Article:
In Nigeria, solar energy provider Daystar Power is strengthening its partnership with soft drink manufacturer Seven-Up Bottling Company (SBC). The solar power provider is installing systems with a combined capacity of 10.5 MWp to power five SBC plants over the next six years.
Daystar Power’s portfolio expands in Nigeria. The Lagos-based company is entering into an agreement with Seven-Up Bottling Company (SBC) to strengthen the power facilities at its plants in Nigeria. The soft drink manufacturer operates nine plants across the country, and through the agreement signed with Daystar Power wants to provide solar power to five of its facilities.
Over the next six years, Daystar Power will build rooftop solar plants for the SBC plants. These facilities will have a combined capacity of 10.5 MWp, a significant amount of capacity for utility-scale solar in Nigeria. The solar systems will be installed to power the SBC plant in the cities of Abuja, Lagos (Ikeja), Ibadan and Ilorin.
“SBC has shown extraordinary leadership in embracing solar power. It is proof that Nigerian industrial manufacturers can reduce their energy costs and meet their sustainability requirements,” enthuses Jasper Graf von Hardenberg, the CEO and co-founder of Daystar Power. The company, which employs 110 people, estimates that future photovoltaic installations will supply 50 percent of the total energy consumption during the day, depending on the size of the installation and the amount of sunlight.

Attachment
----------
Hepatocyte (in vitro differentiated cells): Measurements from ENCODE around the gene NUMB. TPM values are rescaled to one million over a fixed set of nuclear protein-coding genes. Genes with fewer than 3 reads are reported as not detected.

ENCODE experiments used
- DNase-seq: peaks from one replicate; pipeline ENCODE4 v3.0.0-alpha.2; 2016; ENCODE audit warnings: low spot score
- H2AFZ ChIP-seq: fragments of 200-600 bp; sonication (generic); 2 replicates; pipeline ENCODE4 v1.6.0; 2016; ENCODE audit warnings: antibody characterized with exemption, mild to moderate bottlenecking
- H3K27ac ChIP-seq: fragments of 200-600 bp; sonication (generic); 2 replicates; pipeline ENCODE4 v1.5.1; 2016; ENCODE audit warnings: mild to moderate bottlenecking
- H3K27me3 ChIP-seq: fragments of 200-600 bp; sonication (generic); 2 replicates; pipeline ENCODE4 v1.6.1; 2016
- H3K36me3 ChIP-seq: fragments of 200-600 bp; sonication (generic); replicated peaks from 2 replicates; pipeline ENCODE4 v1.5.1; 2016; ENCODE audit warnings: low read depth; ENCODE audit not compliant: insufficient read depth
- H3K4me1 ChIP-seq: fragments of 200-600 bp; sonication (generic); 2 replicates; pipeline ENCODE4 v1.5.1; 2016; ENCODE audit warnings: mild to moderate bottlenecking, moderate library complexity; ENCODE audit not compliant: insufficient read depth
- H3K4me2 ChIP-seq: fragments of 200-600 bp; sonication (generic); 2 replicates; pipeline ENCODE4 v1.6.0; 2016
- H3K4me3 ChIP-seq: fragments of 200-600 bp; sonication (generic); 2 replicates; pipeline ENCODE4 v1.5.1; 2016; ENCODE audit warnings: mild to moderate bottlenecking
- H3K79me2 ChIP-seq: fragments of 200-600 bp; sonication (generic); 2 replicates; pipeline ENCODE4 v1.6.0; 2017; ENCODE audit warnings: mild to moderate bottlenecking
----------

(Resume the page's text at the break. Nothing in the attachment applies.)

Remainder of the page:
Through solar energy, SBC will reduce its CO2 emissions, an important factor in the global fight against the effects of climate change and the adoption of mitigation strategies. Through the new agreement, SBC is strengthening its partnership with Daystar Power. This collaboration began with an initial agreement to build 1.5 MWp of solar systems for two SBC plants in Nigeria. The project was a success with the commissioning of two solar systems of 450 kWp and 990 kWp in the Kaduna and Kano plants respectively.
Daystar Power estimates that these installations will enable the soft drink manufacturer to reduce its emissions by 24,224 tons of CO2 equivalent over the 20-year life of the two solar plants. The facilities are also expected to save up to 40 percent on SBC’s electricity costs. With the five plants to be built, the soft drink supplier will have 12 MWp of installed solar capacity at seven plants.
Jean Marie Takouleu